As it stands, 1.8 billion people use a source of drinking water contaminated with faeces (pdf), putting them at risk of contracting cholera, dysentery, typhoid and polio, yet over 80% of the wastewater generated by society flows back into the ecosystem without being treated or reused (pdf). On World Water Day, there is an urgent call for the global community to stop water waste and focus efforts on improving water quality.
While much of the debate on water quality has been very technical focusing on microbiology and environmental engineering, IDS and the ESRC STEPS Centre have tried to inject social science perspectives on these critical issues. In particular, work on peri-urban areas has focused on how the poor and marginalised tend to risk more and how standards can easily be flouted in such unregulated spaces.
Interdisciplinary research on transforming waste in peri-urban environments has focused on developing a socio-technical approach to create technologies that can turn human waste into a resource whilst also reducing water contamination.
Over and above this work on waste and quality, at IDS much of our focus is on the politics of access, use and control of resources, where water is particularly at the heart.
The ‘food, energy and water’ nexus
IDS researchers and partners argue that alongside politics, control and access, water is deeply intertwined with issues of food, energy, and the environment. The STEPS Centre is a lead partner in The Nexus Network, an ESRC-funded initiative which brings together researchers, policymakers, business leaders and civil society to improve decision making on food, energy, water and the environment.
Also highlighted by a major report on water for food security and nutrition (pdf), launched by the high-level panel of experts on food security and nutrition (HLPE), which was the first comprehensive effort to bring together access to water, food security and nutrition. This report went far beyond the usual focus on water for agriculture and highlighted that without ensuring universal access to water, there can be no food security.
Linking power and inequality to the water crisis
In turn, water and sanitation for all provided in an equitable and sustainable way is central to global justice for poor women and men. Yet, despite successive global declarations and efforts, hundreds of millions still suffer from lack of access. Simplistic portrayals of water and sanitation ‘crises’ have often led to misunderstandings on the nature of the problem and how to address it. The result has been a failure to centralise the needs and interests of the poor and marginalised within different solutions. IDS’ research with the Water Justice Programme works to seek sustainable and equitable solutions.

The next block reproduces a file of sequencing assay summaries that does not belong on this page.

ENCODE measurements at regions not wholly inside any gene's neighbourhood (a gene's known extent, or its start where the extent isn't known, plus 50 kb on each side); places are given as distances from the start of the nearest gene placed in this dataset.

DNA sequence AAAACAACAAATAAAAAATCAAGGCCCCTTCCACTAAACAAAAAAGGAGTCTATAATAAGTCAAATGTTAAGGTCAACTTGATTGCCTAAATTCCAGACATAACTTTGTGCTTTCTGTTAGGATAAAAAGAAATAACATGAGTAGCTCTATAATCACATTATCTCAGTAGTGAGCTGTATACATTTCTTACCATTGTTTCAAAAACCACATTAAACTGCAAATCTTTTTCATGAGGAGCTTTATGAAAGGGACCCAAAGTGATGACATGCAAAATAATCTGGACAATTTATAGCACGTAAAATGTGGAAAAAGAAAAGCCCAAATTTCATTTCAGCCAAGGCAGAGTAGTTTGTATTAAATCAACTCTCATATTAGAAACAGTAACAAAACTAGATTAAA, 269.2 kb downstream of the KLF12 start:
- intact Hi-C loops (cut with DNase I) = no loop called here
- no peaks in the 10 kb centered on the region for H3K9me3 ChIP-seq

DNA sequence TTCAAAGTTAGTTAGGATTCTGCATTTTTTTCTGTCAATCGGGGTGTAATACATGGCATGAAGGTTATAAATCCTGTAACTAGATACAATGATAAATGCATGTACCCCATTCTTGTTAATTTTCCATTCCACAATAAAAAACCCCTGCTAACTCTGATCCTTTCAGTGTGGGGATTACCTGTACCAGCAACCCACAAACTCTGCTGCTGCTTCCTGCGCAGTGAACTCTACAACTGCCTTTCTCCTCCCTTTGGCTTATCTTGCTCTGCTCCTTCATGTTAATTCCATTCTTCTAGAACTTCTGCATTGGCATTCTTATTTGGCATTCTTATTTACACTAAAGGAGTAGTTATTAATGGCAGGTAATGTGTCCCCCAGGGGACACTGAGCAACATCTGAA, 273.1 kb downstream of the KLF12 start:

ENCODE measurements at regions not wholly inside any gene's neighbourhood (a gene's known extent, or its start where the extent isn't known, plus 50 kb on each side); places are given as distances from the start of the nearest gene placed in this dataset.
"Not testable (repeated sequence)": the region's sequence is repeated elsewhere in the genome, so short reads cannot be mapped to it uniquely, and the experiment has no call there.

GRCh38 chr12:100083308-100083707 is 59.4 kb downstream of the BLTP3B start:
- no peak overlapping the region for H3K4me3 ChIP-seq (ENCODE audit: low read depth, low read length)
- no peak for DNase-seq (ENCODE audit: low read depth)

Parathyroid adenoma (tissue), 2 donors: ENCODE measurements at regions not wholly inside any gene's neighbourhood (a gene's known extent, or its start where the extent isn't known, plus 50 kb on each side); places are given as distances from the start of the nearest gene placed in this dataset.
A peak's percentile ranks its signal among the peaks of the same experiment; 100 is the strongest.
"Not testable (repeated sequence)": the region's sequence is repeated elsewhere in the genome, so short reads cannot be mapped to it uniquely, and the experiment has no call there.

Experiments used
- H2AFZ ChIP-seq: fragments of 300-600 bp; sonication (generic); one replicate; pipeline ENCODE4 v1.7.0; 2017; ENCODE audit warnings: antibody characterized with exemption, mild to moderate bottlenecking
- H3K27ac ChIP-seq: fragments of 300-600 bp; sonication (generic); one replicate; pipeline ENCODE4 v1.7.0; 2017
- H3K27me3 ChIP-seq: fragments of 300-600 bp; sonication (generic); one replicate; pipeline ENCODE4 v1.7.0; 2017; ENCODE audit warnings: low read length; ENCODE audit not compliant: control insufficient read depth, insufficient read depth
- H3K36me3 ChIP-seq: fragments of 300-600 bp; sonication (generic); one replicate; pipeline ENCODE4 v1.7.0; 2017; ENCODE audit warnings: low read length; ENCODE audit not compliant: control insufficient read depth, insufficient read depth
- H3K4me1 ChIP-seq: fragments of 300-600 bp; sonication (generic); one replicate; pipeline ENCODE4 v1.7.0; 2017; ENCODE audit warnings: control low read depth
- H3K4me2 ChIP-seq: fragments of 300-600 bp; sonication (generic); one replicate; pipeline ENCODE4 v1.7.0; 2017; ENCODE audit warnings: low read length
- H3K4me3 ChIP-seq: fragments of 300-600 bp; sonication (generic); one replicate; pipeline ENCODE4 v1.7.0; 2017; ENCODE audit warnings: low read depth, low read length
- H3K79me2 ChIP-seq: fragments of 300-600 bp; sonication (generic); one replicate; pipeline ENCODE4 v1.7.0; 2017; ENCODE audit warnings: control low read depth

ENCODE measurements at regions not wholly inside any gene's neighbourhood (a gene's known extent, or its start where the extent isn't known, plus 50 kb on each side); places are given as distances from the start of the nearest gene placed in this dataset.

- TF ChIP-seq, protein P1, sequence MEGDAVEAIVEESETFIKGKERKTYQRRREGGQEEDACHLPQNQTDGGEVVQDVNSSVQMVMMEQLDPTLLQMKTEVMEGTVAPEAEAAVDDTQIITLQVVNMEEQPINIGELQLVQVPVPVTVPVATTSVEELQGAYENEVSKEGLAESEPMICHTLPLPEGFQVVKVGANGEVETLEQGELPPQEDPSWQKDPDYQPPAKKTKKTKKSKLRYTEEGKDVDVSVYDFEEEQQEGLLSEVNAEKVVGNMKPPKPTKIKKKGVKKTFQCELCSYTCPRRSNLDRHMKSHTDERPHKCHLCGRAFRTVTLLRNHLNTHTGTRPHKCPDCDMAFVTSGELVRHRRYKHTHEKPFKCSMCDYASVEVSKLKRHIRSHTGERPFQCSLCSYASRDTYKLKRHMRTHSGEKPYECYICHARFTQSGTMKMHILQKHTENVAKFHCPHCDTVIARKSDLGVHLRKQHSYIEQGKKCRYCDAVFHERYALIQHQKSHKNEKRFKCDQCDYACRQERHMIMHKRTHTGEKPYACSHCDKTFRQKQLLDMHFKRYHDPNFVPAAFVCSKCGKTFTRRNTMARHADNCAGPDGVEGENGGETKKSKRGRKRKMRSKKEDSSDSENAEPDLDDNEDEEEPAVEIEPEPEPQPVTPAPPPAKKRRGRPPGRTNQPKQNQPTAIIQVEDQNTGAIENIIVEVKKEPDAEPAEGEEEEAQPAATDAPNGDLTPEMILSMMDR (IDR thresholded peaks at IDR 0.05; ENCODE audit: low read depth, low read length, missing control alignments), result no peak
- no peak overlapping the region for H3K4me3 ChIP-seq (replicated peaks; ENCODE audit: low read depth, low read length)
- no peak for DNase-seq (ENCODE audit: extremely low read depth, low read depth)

In the recent IDS Bulletin on Power, Poverty and Inequality, IDS researcher Lyla Mehta argued in her article: ‘Why Invisible Power and Structural Violence Persist in the Water Domain‘, that inequality in access to water and sanitation is largely caused and legitimised by different forms of invisible power that prevent universal access. It shows how invisible power combined with structural violence and experiences of unequal citizenship result in dismal access to water that cause systematic harm to poor and marginalised women and men.
These persistent inequalities are set amongst a backdrop of climate change, which create an unprecedented level of uncertainties. Uncertainty has emerged as a problem for scientists and policymakers alike in climate change decision-making. IDS researchers note that even the understanding of uncertainty in climate change has been narrowly conceptualised from above (by scientists, experts and decision-makers). In doing so, the day-to-day experiences and practices of local people around uncertainty have been ignored, resulting in flawed actions.
Managing water resources?
In drawing comparisons between the Taiwanese and Californian water crises, IDS researcher Jeremy Allouche argued “while it would be unreasonable to refute the fact climate change will have an important impact on water resources with a higher risk of flooding and more frequent droughts, it may be unwise to place these two specific crises as just an illustration of this trend. Indeed, these crises need to be understood as context specific and perhaps more importantly as representing historical legacies of bad management practices and policy choices”.
‘How water became a casualty of Mozambique’s debt crisis’ and ‘From remunicipalisation to reprivatisation of water? The case of Mozambique’, STEPS centre blogs, both highlight the unique context for Mozambique and its water resource management and the subsequent challenges.
As World Water Day focuses particularly on wastewater, there needs to be a strong understanding of the implications and impact of managing resources fairly, and the context that this is within. This point is made in Special Issue of Water Alternatives on ‘Flows and practices: The politics of Integrated Water Resources Management (IWRM) in southern Africa’, arguing for the need for a wider and fairer distribution of water resources for diverse livelihoods rather than a concentration in the hands of large-scale users.